Fatma Yildirim*, Iskender Kara, Murat Türk and Ismail Kat
Department of Pulmonary and Critical Care Medicine, Faculty of Medicine, Gazi University, Besevler, Cankaya, Ankara, Turkey
Received Date: December 18, 2015; Accepted Date: April 25, 2016; Published Date: April 30, 2016
Citation: Yildirim F, Kara I, Türk M, Kat I (2016) Acute Respiratory Distress Syndrome due to Sepsis in Pregnancy. J Clin Respir Dis Care 2:114. doi: 10.4172/2472-1247.1000114
Copyright: © 2016 Yildirim F, et al. This is an open-access article distributed under the terms of the Creative Commons Attribution License, which permits unrestricted use, distribution, and reproduction in any medium, provided the original author and source are credited.
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Acute respiratory distress syndrome (ARDS) is an uncommon condition in pregnant patients. The causes of ARDS are associated with obstetric causes such as amniotic fluid embolism, preeclampsia, septic abortion, and retained products of conception or nonobstetric causes that include sepsis, aspiration pneumonitis, influenza pneumonia, blood transfusions, and trauma [1-3]. The incidence of ARDS in pregnancy has been reported at single institutions and one report found the incidence of ARDS to be 1 in 6229 deliveries for an incidence of 17 patients per 100000 . The mortality associated with ARDS is elevated and has been reported to range from 24% to 39% in pregnants [5,6]. An essential component in management of ARDS involves good communication between the obstetrics team and critical care specialist and a fundamental understanding of mechanical ventilatory support.
In this case report, a pregnant patient with ARDS due to sepsis was admitted to the intensive care unit, the potential causes for this admission and, the treatment offered to such patients has been discussed.
A twenty years old prima-gravida, in the 21 weeks of pregnancy, complained of headache and abdominal pain developed after a onehour plane ride and was admitted to an emergency department of another hospital. There was no history of dysuria, vaginal discharge, pervaginal bleeding or fluid, cough, sputum, or recent upper respiratory tract infection.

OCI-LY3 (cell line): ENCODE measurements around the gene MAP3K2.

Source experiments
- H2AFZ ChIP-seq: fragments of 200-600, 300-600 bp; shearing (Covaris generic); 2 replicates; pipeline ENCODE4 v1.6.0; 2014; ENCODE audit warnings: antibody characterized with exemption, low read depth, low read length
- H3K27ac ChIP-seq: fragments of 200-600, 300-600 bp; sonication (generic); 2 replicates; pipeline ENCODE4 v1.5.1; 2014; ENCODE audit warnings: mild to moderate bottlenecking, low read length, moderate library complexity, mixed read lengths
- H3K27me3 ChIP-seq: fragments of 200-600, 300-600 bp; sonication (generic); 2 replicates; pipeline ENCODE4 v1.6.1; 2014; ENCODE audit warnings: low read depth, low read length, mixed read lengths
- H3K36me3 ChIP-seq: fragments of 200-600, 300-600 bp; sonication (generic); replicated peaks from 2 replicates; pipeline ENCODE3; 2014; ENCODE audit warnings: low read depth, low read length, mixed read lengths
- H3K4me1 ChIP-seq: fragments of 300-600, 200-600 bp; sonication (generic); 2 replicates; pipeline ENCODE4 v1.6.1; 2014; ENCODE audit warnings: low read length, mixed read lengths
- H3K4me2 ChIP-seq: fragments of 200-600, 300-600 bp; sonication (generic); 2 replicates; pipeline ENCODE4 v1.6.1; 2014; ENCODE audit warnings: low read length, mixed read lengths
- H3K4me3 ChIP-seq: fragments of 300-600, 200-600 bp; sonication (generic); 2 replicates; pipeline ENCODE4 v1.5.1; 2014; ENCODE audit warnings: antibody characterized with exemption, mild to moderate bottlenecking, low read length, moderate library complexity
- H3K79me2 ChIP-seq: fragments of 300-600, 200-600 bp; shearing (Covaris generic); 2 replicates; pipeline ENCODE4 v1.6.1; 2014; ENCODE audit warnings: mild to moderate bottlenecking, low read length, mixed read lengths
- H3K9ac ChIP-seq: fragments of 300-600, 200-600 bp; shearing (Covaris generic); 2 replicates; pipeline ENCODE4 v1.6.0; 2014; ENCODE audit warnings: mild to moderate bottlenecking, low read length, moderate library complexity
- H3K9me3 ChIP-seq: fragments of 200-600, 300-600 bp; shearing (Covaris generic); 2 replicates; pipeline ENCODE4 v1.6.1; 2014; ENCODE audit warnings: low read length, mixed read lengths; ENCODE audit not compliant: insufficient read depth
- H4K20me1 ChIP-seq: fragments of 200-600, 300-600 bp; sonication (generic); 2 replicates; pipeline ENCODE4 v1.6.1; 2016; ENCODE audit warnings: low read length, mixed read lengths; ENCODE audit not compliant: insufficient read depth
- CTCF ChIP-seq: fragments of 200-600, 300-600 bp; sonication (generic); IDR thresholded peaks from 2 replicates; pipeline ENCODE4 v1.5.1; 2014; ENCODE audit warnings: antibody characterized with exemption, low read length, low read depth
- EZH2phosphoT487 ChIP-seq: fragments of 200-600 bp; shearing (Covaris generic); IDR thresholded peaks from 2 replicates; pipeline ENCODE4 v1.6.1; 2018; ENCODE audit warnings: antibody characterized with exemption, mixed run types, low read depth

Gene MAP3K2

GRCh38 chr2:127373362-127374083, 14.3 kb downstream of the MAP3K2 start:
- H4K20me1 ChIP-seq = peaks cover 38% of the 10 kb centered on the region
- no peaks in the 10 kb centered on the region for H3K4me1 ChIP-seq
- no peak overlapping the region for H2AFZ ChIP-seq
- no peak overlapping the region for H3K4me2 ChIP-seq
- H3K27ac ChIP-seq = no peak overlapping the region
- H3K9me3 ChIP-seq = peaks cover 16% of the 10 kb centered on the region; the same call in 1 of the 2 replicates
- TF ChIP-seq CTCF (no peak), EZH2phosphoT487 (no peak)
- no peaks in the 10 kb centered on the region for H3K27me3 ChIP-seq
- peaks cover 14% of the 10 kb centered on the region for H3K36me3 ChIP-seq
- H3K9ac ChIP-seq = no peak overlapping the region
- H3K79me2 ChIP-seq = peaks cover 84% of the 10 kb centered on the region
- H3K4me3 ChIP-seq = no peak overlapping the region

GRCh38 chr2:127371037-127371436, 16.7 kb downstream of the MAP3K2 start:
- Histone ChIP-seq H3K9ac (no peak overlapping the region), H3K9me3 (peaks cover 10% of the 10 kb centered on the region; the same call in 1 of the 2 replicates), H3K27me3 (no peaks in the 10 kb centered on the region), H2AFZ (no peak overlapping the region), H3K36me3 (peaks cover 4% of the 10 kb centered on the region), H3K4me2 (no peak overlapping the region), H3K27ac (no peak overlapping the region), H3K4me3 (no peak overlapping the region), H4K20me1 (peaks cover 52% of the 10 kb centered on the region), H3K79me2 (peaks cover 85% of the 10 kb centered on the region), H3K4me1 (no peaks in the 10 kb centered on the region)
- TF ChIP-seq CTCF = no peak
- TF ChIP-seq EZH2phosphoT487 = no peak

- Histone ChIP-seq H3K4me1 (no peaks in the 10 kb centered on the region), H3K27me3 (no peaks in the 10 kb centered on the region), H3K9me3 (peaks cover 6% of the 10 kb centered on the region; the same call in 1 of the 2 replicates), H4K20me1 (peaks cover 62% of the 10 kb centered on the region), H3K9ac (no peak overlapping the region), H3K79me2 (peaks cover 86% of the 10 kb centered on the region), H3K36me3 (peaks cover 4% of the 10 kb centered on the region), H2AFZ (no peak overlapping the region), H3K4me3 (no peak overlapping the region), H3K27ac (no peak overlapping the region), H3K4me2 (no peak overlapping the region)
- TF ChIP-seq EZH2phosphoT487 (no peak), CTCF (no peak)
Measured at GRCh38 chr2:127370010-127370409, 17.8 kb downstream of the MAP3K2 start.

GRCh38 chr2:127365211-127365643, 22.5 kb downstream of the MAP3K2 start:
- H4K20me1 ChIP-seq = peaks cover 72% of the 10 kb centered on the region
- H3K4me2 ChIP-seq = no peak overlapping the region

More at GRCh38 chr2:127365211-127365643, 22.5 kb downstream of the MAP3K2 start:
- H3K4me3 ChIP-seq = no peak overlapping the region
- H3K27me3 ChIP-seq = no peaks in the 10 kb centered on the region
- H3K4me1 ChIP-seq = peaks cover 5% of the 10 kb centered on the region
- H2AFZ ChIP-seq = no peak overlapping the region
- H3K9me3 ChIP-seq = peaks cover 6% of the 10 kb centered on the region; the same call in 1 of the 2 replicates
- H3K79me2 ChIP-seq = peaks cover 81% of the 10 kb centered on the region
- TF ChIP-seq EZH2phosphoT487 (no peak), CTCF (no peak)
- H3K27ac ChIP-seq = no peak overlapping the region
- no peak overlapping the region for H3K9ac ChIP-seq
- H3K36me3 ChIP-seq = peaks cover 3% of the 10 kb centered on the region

On presentation, the blood pressure was low (BP): 80/40 mmHg, temperature: 38°C, heart rate (HR): 110/min, respiratory rate (RR): 28 b/min. She was conscious, oriented and cooperative, respectively. When admitted to ICU her observation was as follows: HR: 120/min, NW: 98/36 mmHg, temperature: 37°C, SS: 33/min, SpO2: 82%. Uterus was the level of the umbilicus and fetal movements were observed. Right costovertebral angle tenderness was present. The cardiorespiratory examination was otherwise unremarkable. On gynaecological examination there was no foul-smelling discharge or bleeding or pelvic tenderness.
The initial investigations revealed on urinary analysis of 8 × 106 leukocytes, Platelet value 50.000/mm3 and liver function tests (LFT) abnormalities was detected (Table 1). Due to the pregnancy, a chest X-ray was not performed on admission.
|Laboratory Findings||Admission||1st day||3rd day||5th day||Discharge|
Table 1: Patient’s laboratory findings.
The patient was initially offered fluid resuscitation, low flow oxygen 3 l/m and given a broad spectrum antibiotic intravenous sulbactamcefoperazone and admitted to the ICU for monitoring and management. Further blood, urine and vaginal swab cultures were sent. Repeated blood tests revealed mild anaemia (Hb: 9.5 g/dl), thrombocytopenia, leukopenia, hyponatremia, hypoalbuminemia, mild LFT elevation was present. C-reactive protein (CRP) 123 mg/dL (n: 0.5 to 6 mg/dL) and procalcitonin (PCT) 7.2 ng/ml (n<0.05 ng/mL) was determined (Table 1).
An obstetric ultrasound showed a positive fetal heart rate and, the fetus size was consistent with expected gestational age. Given the costovertebral tenderness and raised leucocytosis on repeat uninanalysis of leucocytes 40 × 106 and raised initial PCT (7.2 ng/mL) the patient was treated as a suspected urinary tract with cefotaxime.
During follow-up in ICU the patient remained hypotensive, with tachypnea and hypoxemia, eventually requiring non-invasive mechanical ventilation support. At the 16th hour of ICU admission a Chest X-ray with fetal protection was performed which was revealed extensive bilateral central to peripheral areas of coalesing consolidation consistent with ARDS. Patient was electively intubated due to deepening hypoxemia (Table 2). Lung protecting ventilation strategy with low tidal volume (6 ml/kg) and high PEEP was started. PEEP level was titrated according to plateau pressure.
|Parameter||Admission (under 3 ltr/m nasal O2)||16th hour (under NIMV*)||3rdday (intubated)||Discharge (room air)|